Chaeronea (/ˌkrəˈnə/ or /ˌkɛrəˈnə/;[2] Greek: Χαιρώνεια Khaironeia, Ancient Greek: [kʰai̯rɔ̌ːneːa]) is a village and a former municipality in Boeotia, Greece, located about 80 kilometers east of Delphi. Since the 2011 local government reform it is part of the municipality Livadeia, of which it is a municipal unit.[3] The municipal unit has an area of 111.445 km2, the community 26.995 km2.[4] Population 1,382 (2011). It is located by the mountain Thourion and in the Kifisós river valley, NW of Thebes.


Location within the regional unit
Coordinates: 38°31′N 22°51′E
Administrative regionCentral Greece
Regional unitBoeotia
  Municipal unit111.445 km2 (43.029 sq mi)
130 m (430 ft)
  Municipal unit
  Municipal unit density12/km2 (32/sq mi)
  Population556 (2011)
  Area (km2)26.995
Time zoneUTC+2 (EET)
  Summer (DST)UTC+3 (EEST)
Vehicle registrationΒΙ


First settled in the Prehistoric period at the site now known as Magoula Balomenou (Μαγούλα Μπαλωμένου), its older name was Arne, and it was originally on the shore of Lake Copais (later drained). Chaeronea was subject to Orchomenus which was, beginning in 600 BCE, a member of the Boeotian League. In the late 5th century BCE, Chaironeia belonged to one of the 11 Boeotian districts along with Acraephnium and Copia.

Chaeronea was the site of several historical battles. Best known is that of 338 BCE, between Philip II of Macedon and a coalition of various Greek states, mainly Thebes and Athens. During the battle, the elite unit of Theban soldiers known as the Sacred Band of Thebes was wiped out completely (See Battle of Chaeronea). In 1818, the so-called Lion of Chaeronea, a nearly 20-foot-tall (6.1 m) funerary monument erected in honor of the Sacred Band, was rediscovered by English travellers. The fragmentary monument was reassembled and installed in 1902 by an organisation called the Order of Chaeronea atop a pedestal at the site of its discovery.[5] The ancient biographer and essayist Plutarch was born in Chaeronea, and several times refers to these and other facts about his native place in his writings.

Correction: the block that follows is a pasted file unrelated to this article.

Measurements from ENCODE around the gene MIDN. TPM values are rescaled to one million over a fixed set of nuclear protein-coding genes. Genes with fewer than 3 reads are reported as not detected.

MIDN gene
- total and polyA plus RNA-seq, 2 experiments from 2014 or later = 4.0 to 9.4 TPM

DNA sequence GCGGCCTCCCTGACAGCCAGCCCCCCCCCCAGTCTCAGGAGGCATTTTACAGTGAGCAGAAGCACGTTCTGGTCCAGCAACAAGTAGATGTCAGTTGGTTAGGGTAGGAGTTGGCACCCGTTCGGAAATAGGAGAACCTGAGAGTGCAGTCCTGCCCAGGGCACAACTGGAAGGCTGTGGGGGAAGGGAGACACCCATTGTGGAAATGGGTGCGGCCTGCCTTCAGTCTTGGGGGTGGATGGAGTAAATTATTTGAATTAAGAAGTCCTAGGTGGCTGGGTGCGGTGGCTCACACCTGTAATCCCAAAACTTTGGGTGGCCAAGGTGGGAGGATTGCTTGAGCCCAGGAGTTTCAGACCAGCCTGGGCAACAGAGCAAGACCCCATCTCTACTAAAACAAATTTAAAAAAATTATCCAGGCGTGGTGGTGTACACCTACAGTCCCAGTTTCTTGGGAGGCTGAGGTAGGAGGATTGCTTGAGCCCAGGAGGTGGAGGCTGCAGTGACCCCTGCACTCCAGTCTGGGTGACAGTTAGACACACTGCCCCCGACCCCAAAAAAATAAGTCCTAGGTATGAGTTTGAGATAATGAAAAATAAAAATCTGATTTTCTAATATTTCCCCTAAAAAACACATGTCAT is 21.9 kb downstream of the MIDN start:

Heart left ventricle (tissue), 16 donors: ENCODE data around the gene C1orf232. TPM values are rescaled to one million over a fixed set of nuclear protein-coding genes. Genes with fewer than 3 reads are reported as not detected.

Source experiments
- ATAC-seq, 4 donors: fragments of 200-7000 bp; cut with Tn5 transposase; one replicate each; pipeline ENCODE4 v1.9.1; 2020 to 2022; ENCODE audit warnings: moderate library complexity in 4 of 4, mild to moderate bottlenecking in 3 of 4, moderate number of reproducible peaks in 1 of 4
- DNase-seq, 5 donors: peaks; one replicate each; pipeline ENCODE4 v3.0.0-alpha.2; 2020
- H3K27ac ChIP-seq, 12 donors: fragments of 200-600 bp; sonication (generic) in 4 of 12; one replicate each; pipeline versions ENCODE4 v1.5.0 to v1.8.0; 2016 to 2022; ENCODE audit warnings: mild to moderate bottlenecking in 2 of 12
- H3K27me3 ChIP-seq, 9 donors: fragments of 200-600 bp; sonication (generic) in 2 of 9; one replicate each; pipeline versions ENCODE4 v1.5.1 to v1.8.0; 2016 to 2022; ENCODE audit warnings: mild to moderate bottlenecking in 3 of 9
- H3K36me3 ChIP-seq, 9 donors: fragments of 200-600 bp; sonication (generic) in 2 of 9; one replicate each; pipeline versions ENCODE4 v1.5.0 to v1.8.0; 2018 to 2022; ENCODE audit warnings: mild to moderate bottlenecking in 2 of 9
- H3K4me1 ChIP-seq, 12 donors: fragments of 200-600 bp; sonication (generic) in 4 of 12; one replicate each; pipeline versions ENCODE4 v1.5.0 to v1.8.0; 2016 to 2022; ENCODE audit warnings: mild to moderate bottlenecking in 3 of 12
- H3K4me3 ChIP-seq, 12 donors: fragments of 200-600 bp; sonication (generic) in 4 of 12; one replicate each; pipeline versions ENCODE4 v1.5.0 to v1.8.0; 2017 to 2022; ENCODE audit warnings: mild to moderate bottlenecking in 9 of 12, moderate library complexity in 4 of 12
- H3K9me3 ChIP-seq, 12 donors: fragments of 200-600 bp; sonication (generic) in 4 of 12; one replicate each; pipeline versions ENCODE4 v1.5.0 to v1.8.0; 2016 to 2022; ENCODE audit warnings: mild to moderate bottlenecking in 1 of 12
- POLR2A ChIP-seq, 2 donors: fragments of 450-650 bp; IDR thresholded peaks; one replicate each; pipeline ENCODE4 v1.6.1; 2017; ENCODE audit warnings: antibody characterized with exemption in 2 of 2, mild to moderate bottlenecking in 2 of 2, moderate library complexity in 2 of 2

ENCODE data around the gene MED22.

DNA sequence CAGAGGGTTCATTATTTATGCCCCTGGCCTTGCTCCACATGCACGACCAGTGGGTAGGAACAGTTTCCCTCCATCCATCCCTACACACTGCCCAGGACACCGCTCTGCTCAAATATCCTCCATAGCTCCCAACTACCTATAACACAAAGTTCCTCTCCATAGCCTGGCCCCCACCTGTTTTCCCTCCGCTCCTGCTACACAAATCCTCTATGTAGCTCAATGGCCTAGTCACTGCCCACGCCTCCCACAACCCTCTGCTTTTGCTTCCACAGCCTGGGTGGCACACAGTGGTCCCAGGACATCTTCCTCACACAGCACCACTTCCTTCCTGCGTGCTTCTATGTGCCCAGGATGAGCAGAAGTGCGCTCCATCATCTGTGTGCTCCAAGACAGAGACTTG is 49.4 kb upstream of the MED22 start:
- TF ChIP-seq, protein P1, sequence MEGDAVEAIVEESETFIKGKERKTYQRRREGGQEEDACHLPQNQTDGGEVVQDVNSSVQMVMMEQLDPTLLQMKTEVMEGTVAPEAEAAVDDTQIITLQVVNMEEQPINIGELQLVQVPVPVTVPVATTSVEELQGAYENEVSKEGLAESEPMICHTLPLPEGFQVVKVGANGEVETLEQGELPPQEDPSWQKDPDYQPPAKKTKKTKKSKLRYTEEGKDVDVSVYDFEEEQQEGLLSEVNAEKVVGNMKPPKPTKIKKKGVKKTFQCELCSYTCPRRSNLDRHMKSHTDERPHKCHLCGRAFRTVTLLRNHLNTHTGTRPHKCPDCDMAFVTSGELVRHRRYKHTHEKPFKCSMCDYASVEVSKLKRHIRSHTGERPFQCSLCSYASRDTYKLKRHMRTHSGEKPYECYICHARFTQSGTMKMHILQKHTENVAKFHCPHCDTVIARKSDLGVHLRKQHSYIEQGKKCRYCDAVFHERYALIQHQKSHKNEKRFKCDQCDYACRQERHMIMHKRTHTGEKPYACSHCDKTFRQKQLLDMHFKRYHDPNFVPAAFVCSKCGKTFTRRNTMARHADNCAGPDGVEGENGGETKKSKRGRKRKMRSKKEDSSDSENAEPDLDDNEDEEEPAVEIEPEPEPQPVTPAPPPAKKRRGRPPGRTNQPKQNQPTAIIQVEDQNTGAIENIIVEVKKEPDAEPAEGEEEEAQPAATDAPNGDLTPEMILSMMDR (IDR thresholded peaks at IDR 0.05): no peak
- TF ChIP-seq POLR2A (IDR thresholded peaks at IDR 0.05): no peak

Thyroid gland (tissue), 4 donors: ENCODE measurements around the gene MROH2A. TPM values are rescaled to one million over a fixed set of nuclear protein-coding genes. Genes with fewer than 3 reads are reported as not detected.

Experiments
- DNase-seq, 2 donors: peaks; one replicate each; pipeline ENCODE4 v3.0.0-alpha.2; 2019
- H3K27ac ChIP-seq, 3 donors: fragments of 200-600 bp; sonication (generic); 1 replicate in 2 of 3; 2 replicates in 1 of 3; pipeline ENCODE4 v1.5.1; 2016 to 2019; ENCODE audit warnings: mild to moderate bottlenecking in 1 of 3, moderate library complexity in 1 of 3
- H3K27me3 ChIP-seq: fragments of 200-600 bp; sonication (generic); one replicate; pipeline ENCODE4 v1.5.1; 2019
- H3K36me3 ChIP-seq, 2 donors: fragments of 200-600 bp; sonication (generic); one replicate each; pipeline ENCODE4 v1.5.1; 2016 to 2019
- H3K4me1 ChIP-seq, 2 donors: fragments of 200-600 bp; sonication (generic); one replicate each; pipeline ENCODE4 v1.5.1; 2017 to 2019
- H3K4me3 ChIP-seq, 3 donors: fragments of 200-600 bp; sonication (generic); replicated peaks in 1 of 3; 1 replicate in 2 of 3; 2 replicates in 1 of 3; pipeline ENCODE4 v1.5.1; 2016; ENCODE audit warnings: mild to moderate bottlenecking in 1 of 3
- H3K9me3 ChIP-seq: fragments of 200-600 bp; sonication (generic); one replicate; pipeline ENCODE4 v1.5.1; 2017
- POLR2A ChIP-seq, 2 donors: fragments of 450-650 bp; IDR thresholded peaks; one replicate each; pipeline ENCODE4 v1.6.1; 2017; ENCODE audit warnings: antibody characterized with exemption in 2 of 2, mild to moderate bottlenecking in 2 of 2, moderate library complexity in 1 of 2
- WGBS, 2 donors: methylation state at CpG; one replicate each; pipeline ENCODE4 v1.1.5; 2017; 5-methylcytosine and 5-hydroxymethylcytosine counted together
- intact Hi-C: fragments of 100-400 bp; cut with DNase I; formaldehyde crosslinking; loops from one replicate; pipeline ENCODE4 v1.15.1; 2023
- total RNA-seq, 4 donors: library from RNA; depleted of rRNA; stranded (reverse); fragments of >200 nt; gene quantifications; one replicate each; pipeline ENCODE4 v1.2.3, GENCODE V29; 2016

Other battles around Chaeronea:

  • After capturing Chaeronea in 447 BCE the Athenians were attacked and defeated in the same year by the Boeotians at the Battle of Coronea.
  • In 146 BCE the Roman general Matellus defeated a unit of 1,000 Arkadians.
  • In 86 BCE, Archelaus and Taxilos, generals of Mithridates VI of Pontus, landed in Boeotia. They were met by the Roman general Lucius Cornelius Sulla near Chaeronea and in the ensuing battle the Mithridatics were defeated and retreated to Chalcis.[6]
  • Battle between Catalans and Franks in March 15, 1311. The Catalan Company defeated the Franks and took control of great part of Greece. Turks participated with the side of Catalans. The battle is described by Ramon Muntaner, a Catalan soldier.
  • Battle between Greeks and Turks in 1823 and 1825 during the Greek Revolution (1821-1828).

The site of the Theban mass grave was excavated in 1879-80 by P. Stamatakis, and the prehistoric site of Magoula Balamenou 23 years later by the archaeologist G. Soteriadis.


  1. "Απογραφή Πληθυσμού - Κατοικιών 2011. ΜΟΝΙΜΟΣ Πληθυσμός" (in Greek). Hellenic Statistical Authority.
  2. Frank H. Vizetelly, A Desk-Book of Twenty-five Thousand Words Frequently Mispronounced (New York and London: Funk & Wagnalls, 1917), p. 252.
  3. Kallikratis law Greece Ministry of Interior (in Greek)
  4. "Population & housing census 2001 (incl. area and average elevation)" (PDF) (in Greek). National Statistical Service of Greece. Archived from the original (PDF) on 2015-09-21.
  5. 'An Army of Lovers' - The Sacred Band of Thebes
  6. Dictionary of battles from the earliest date to the present time (1904), pp. 54, 55.
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